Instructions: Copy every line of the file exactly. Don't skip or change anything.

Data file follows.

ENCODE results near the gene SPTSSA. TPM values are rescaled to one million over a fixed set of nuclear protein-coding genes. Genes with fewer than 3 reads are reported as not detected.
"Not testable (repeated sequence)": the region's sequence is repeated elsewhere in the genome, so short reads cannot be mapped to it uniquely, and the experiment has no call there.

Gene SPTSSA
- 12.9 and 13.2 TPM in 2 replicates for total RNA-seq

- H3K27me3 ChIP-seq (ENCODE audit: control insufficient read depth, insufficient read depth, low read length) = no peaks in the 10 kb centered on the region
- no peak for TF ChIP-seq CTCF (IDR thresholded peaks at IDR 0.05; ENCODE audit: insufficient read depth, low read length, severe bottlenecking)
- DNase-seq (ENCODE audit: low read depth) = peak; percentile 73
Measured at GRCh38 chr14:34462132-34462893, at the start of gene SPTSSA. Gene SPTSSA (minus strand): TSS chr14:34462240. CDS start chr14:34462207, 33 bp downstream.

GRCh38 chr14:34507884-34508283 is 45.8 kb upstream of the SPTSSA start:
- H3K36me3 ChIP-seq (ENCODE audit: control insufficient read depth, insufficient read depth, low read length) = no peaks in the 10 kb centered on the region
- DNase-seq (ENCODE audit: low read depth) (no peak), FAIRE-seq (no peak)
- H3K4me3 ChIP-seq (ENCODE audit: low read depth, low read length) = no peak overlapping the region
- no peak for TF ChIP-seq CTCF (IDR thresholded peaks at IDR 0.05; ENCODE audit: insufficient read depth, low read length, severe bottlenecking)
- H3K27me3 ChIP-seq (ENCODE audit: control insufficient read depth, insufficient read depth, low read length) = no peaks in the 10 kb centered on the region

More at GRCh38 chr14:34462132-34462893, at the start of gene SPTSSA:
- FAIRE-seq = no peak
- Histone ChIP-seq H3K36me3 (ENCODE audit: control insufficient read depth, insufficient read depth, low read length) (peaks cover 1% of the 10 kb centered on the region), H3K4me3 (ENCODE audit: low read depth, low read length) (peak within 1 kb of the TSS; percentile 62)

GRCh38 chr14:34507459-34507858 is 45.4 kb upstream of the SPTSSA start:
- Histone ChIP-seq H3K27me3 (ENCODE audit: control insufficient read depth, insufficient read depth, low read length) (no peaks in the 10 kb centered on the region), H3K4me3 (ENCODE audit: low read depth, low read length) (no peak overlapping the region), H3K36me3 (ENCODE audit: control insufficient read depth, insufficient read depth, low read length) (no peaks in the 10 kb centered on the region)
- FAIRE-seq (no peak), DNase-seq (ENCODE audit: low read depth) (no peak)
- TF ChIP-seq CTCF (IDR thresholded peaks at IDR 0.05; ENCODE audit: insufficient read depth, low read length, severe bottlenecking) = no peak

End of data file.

ENCODE results near the gene SPTSSA. TPM values are rescaled to one million over a fixed set of nuclear protein-coding genes. Genes with fewer than 3 reads are reported as not detected.
"Not testable (repeated sequence)": the region's sequence is repeated elsewhere in the genome, so short reads cannot be mapped to it uniquely, and the experiment has no call there.

Gene SPTSSA
- 12.9 and 13.2 TPM in 2 replicates for total RNA-seq

- H3K27me3 ChIP-seq (ENCODE audit: control insufficient read depth, insufficient read depth, low read length) = no peaks in the 10 kb centered on the region
- no peak for TF ChIP-seq CTCF (IDR thresholded peaks at IDR 0.05; ENCODE audit: insufficient read depth, low read length, severe bottlenecking)
- DNase-seq (ENCODE audit: low read depth) = peak; percentile 73
Measured at GRCh38 chr14:34462132-34462893, at the start of gene SPTSSA. Gene SPTSSA (minus strand): TSS chr14:34462240. CDS start chr14:34462207, 33 bp downstream.

GRCh38 chr14:34507884-34508283 is 45.8 kb upstream of the SPTSSA start:
- H3K36me3 ChIP-seq (ENCODE audit: control insufficient read depth, insufficient read depth, low read length) = no peaks in the 10 kb centered on the region
- DNase-seq (ENCODE audit: low read depth) (no peak), FAIRE-seq (no peak)
- H3K4me3 ChIP-seq (ENCODE audit: low read depth, low read length) = no peak overlapping the region
- no peak for TF ChIP-seq CTCF (IDR thresholded peaks at IDR 0.05; ENCODE audit: insufficient read depth, low read length, severe bottlenecking)
- H3K27me3 ChIP-seq (ENCODE audit: control insufficient read depth, insufficient read depth, low read length) = no peaks in the 10 kb centered on the region

More at GRCh38 chr14:34462132-34462893, at the start of gene SPTSSA:
- FAIRE-seq = no peak
- Histone ChIP-seq H3K36me3 (ENCODE audit: control insufficient read depth, insufficient read depth, low read length) (peaks cover 1% of the 10 kb centered on the region), H3K4me3 (ENCODE audit: low read depth, low read length) (peak within 1 kb of the TSS; percentile 62)

GRCh38 chr14:34507459-34507858 is 45.4 kb upstream of the SPTSSA start:
- Histone ChIP-seq H3K27me3 (ENCODE audit: control insufficient read depth, insufficient read depth, low read length) (no peaks in the 10 kb centered on the region), H3K4me3 (ENCODE audit: low read depth, low read length) (no peak overlapping the region), H3K36me3 (ENCODE audit: control insufficient read depth, insufficient read depth, low read length) (no peaks in the 10 kb centered on the region)
- FAIRE-seq (no peak), DNase-seq (ENCODE audit: low read depth) (no peak)
- TF ChIP-seq CTCF (IDR thresholded peaks at IDR 0.05; ENCODE audit: insufficient read depth, low read length, severe bottlenecking) = no peak